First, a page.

Golf Industry's First Carbon Footprint Calculator


With golf mired in a devastated economy, Environmental & Turf Services (ETS) and the Golf Resource Group (GRG) have released a carbon footprint calculator, a tool that calculates a golf course's carbon impact and helps save money.

Released under the name CARBONSAVEŽ, a co-branding effort of ETS and GRG, the basic golf-specific calculations are free and available to any golf course. The calculator - accessed through the website http://thegolfresourcegroup.com/carbon-footprinting.html - allows the user to input the course's basic resource data relating to the various everyday uses. This includes such inputs as energy use, fertilizer and pesticide consumption, and fuel used, including gasoline and diesel. Mileage driven by company vehicles is also an option.

"We've developed this Tier-1 screening level [basic and fundamental] tool to give a golf course a quick-and-easy snapshot of its total emissions and an idea of where to focus attention to reduce its footprint," says Dr. Stuart Cohen, president of ETS of Wheaton, Md. "Courses will know right away which parts of their operation emit the most carbon and which parts sequester (store) the most carbon."

Based on national averages, the calculator reports the total net carbon emissions, given in tons, for the entire golf facility. It also calculates the total percentages of emissions attributed to each use, identifying areas of highest priority for reduction and potential cost savings.

Reducing a course's carbon footprint decreases resource use that will also lead to cost savings. The program's research suggests energy use accounts for more than 60 percent of a facility's footprint and is the reason GRG became interested in assisting development of the calculator.

"When Dr. Cohen first approached us with the idea, I knew right away this was something we needed to be involved with," says Andy Staples, a golf course architect and president of GRG, headquartered in Phoenix. "It's easy to say you want to reduce your footprint, but knowing how to actually do it takes some knowledge and experience."

A leader in the energy arena since 2004, GRG feels the easiest way to reduce a course's carbon footprint is in energy reduction. GRG has worked with more than 100 courses in California, Colorado, Arizona, Utah, Arkansas, Nebraska and Massachusetts and understands exactly where to look to reduce energy use. Measures to trim emissions can range from simple do-it-yourself conservation efforts to sophisticated measures where an outside consultant is engaged.

The calculator also addresses carbon sequestration, using inputs of the acreages of maintained turfgrass, trees, native grasses and shrubs. These areas are used to calculate a total amount of carbon sequestered via natural causes, and may one day be available for sale on a carbon market. One possible use of this information is the phase-in implementation of recently adopted state legislation such as Assembly Bill 32 in California, for which new cap-and-trade regulations were passed December 16, 2010. Another possibility is incentives by public utilities to reduce overall energy use and reduce greenhouse gas emissions.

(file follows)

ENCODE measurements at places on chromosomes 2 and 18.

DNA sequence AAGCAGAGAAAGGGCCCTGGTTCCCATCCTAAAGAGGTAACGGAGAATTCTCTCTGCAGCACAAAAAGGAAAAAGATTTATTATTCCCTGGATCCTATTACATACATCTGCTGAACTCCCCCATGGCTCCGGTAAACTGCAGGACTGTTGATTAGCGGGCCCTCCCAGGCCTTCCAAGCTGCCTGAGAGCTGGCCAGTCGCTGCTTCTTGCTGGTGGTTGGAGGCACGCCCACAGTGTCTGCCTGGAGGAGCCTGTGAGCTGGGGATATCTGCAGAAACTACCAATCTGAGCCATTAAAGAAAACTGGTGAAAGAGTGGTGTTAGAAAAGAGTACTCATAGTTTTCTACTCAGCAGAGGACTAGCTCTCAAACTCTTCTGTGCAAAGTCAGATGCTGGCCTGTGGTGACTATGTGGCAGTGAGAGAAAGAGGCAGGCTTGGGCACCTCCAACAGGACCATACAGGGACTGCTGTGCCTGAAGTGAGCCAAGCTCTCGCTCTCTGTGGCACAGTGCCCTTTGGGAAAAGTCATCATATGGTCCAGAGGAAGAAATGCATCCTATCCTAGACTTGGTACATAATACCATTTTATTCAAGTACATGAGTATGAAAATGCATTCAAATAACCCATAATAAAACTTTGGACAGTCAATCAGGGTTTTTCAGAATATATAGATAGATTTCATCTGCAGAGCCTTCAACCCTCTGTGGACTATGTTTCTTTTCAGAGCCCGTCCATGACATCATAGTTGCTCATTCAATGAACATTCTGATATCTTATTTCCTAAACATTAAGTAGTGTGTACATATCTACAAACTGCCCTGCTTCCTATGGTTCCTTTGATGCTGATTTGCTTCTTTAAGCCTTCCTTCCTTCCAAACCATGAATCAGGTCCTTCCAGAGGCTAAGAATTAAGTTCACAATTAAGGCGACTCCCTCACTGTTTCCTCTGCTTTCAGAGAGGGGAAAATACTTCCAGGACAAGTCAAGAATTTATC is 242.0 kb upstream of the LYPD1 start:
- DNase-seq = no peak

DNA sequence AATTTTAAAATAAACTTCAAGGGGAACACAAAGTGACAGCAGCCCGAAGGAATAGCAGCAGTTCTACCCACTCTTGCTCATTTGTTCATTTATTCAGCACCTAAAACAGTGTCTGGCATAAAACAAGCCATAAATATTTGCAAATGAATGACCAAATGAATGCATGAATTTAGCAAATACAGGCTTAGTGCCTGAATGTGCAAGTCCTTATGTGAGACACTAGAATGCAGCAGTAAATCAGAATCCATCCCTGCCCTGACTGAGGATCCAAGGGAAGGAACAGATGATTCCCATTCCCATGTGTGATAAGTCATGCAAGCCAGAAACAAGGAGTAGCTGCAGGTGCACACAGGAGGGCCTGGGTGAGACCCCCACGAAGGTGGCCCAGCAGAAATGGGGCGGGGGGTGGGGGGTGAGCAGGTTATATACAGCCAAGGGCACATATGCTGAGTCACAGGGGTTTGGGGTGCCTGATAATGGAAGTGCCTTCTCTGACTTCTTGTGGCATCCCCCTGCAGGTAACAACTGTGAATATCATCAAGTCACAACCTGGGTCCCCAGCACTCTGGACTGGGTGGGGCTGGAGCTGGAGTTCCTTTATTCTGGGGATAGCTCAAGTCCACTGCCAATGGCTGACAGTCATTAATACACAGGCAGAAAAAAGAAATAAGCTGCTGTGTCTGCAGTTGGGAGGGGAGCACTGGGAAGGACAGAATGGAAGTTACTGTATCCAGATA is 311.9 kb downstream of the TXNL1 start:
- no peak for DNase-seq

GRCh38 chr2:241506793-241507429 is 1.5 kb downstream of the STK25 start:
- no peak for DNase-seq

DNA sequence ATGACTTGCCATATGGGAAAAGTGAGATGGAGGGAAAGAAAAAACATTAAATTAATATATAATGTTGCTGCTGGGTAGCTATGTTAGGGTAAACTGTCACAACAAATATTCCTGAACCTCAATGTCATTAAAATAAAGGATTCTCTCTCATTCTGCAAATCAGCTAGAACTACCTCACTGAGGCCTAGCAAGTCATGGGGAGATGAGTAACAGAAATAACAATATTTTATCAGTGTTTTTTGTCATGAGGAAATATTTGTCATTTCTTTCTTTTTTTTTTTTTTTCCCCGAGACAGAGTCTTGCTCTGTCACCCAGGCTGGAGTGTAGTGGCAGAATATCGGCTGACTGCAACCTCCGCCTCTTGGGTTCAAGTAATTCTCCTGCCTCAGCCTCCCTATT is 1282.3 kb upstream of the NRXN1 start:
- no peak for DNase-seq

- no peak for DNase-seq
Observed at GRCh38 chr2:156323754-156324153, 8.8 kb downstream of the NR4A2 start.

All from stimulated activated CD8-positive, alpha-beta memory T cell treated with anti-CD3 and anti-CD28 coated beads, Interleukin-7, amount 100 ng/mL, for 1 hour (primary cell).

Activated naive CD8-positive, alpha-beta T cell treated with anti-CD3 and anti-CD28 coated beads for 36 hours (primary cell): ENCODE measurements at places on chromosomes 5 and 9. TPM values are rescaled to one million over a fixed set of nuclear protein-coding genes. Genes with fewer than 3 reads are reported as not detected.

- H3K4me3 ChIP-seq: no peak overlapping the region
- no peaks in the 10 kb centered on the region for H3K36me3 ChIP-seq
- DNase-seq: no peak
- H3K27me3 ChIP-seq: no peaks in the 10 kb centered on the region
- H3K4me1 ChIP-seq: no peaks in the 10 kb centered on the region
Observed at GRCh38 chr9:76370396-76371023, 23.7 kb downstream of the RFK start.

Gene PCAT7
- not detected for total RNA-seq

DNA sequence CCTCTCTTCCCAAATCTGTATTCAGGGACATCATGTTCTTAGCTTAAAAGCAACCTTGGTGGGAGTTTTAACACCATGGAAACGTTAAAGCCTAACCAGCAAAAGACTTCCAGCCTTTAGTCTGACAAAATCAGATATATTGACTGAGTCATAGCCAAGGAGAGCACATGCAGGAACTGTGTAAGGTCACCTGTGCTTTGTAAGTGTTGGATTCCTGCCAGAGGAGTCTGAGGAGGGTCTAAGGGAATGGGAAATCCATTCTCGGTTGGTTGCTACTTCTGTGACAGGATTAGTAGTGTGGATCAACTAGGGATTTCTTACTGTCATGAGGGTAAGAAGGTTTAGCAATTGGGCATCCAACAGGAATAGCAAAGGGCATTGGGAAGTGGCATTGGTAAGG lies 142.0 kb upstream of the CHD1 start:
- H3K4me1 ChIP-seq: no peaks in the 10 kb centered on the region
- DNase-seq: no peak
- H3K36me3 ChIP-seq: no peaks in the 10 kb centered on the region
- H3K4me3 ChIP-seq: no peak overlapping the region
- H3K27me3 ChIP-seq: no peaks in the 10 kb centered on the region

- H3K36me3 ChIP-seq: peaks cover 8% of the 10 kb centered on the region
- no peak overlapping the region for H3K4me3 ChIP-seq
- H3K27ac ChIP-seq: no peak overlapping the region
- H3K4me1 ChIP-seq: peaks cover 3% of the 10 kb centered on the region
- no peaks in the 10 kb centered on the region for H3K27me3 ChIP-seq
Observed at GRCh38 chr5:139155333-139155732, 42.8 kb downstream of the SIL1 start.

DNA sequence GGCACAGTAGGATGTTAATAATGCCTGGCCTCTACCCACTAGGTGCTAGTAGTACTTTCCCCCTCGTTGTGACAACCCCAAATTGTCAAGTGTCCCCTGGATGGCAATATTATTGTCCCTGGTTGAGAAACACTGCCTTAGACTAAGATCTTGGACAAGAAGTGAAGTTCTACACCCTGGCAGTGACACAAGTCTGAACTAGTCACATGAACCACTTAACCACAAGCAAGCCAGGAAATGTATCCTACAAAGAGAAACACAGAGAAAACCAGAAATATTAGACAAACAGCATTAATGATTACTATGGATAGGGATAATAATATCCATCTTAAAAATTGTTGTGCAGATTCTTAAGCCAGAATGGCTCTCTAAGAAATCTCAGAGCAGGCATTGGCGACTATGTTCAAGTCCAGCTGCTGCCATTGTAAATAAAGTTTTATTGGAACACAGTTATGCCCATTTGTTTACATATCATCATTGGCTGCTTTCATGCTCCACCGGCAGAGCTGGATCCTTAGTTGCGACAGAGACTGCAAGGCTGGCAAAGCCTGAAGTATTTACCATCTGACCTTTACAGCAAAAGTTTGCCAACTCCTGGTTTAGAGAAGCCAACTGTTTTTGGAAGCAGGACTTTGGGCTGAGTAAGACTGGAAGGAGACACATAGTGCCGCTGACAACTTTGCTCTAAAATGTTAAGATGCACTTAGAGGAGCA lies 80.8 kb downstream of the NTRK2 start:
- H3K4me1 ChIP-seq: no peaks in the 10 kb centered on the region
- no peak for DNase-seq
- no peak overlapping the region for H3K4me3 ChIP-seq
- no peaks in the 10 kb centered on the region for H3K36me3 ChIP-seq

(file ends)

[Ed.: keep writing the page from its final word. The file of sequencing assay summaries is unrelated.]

"We have no idea where the future carbon markets will lead," says Cohen. "But if there is an opportunity for golf to take advantage of selling carbon credits, we want to be right there to help a course take advantage of it."

The future of golf development remains uncertain. However, the fact remains that golf courses will have to continue to find new and innovative ways to be more efficient while saving money. ETS and GRG feel that even though courses are now beginning to turn to more drastic cost-cutting measures such as fewer acreages of turf, less water use and reduced overall inputs to the golf course, these changes can have a positive effect on a course's carbon footprint.

"We see what courses are going through to survive, and want to be part of the solution," Cohen says. "When a course can save money and do what's right for the environment, that's the definition of a win-win situation." To learn more and to download a free copy of the CARBONSAVEŽ Carbon Footprint Calculator for Golf, visit http://thegolfresourcegroup.com/carbon-footprinting.html and click to download the calculator.

About ETS

ETS is a high-tech, science-based environmental consulting firm that services the turf industry (www.environmentalandturf.com). ETS staff have expertise in environmental chemistry, turf agronomy, hydrogeology, hydrology, environmental risk assessment and risk management, geographical information systems, and water-quality monitoring. The 20-year-old firm has done work in approximately 20 states, Canada and China. Its senior scientist, Dr. Stuart Cohen, has given invited lectures throughout the U.S. and in 11 foreign countries on four continents.

About GRG

GRG is the country's leading resource management consulting group to the golf industry (www.thegolfresourcegroup.com). The firm's owner and principal golf architect, Andy Staples, is an associate member of the American Society of Golf Course Architects and has been involved with more than 125 projects throughout the world.


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